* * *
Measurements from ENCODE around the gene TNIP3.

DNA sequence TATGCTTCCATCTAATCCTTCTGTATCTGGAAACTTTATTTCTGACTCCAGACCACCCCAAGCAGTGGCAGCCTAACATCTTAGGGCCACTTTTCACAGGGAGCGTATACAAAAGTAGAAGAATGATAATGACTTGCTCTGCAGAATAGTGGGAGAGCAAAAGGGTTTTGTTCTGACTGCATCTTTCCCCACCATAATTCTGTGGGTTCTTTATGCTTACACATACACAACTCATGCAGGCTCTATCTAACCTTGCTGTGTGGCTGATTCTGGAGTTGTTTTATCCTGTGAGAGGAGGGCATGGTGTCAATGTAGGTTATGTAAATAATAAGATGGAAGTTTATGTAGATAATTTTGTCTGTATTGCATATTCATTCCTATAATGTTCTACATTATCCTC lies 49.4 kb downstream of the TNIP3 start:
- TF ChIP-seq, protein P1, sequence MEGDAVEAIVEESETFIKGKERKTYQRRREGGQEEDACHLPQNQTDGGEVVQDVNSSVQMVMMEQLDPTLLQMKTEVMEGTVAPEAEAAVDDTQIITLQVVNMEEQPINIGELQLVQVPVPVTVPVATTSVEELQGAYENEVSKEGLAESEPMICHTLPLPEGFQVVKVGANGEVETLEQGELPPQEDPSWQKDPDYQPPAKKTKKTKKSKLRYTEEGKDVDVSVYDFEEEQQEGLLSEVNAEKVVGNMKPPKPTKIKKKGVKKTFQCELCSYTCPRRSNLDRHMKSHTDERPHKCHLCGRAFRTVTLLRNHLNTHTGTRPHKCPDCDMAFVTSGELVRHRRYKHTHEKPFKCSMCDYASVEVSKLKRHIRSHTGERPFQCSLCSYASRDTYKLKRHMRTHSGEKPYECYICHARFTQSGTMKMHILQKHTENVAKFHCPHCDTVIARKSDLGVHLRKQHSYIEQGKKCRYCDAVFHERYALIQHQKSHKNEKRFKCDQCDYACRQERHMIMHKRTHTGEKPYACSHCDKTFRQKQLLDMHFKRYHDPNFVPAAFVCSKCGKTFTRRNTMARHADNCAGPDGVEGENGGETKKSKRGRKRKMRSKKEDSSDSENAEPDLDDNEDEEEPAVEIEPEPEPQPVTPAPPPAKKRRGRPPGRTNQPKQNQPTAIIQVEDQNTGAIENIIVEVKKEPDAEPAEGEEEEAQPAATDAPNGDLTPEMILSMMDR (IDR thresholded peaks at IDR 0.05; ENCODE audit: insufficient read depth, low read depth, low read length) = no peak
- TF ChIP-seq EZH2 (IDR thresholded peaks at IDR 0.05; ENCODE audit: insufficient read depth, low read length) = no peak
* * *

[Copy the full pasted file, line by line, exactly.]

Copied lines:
Measurements from ENCODE around the gene TNIP3.

DNA sequence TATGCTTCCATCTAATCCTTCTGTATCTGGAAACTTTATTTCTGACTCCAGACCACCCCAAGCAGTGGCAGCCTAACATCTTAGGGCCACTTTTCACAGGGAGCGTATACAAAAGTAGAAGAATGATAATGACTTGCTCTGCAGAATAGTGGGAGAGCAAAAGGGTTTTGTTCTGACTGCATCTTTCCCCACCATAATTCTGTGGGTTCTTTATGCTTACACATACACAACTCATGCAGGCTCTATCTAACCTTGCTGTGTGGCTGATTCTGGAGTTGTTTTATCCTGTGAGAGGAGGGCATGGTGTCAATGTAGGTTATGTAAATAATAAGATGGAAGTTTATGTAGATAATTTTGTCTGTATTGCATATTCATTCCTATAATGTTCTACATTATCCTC lies 49.4 kb downstream of the TNIP3 start:
- TF ChIP-seq, protein P1, sequence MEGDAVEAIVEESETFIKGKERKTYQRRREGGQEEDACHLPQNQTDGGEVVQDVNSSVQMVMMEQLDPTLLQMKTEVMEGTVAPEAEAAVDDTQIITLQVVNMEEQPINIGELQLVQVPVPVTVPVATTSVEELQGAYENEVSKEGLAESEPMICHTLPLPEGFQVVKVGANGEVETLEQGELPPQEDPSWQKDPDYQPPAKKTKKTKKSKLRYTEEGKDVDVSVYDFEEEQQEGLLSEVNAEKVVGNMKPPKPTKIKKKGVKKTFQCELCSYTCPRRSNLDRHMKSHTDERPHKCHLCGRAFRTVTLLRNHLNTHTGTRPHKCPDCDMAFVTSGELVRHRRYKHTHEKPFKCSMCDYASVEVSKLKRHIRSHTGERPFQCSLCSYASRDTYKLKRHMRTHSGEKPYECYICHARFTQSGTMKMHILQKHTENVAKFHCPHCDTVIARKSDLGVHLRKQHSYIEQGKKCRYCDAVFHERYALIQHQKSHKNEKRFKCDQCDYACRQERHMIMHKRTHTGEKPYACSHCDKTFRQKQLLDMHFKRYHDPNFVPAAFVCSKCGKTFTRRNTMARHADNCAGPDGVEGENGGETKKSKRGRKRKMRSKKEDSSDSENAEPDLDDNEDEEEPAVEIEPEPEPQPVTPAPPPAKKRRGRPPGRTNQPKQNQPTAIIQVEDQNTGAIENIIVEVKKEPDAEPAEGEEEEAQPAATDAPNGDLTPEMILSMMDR (IDR thresholded peaks at IDR 0.05; ENCODE audit: insufficient read depth, low read depth, low read length) = no peak
- TF ChIP-seq EZH2 (IDR thresholded peaks at IDR 0.05; ENCODE audit: insufficient read depth, low read length) = no peak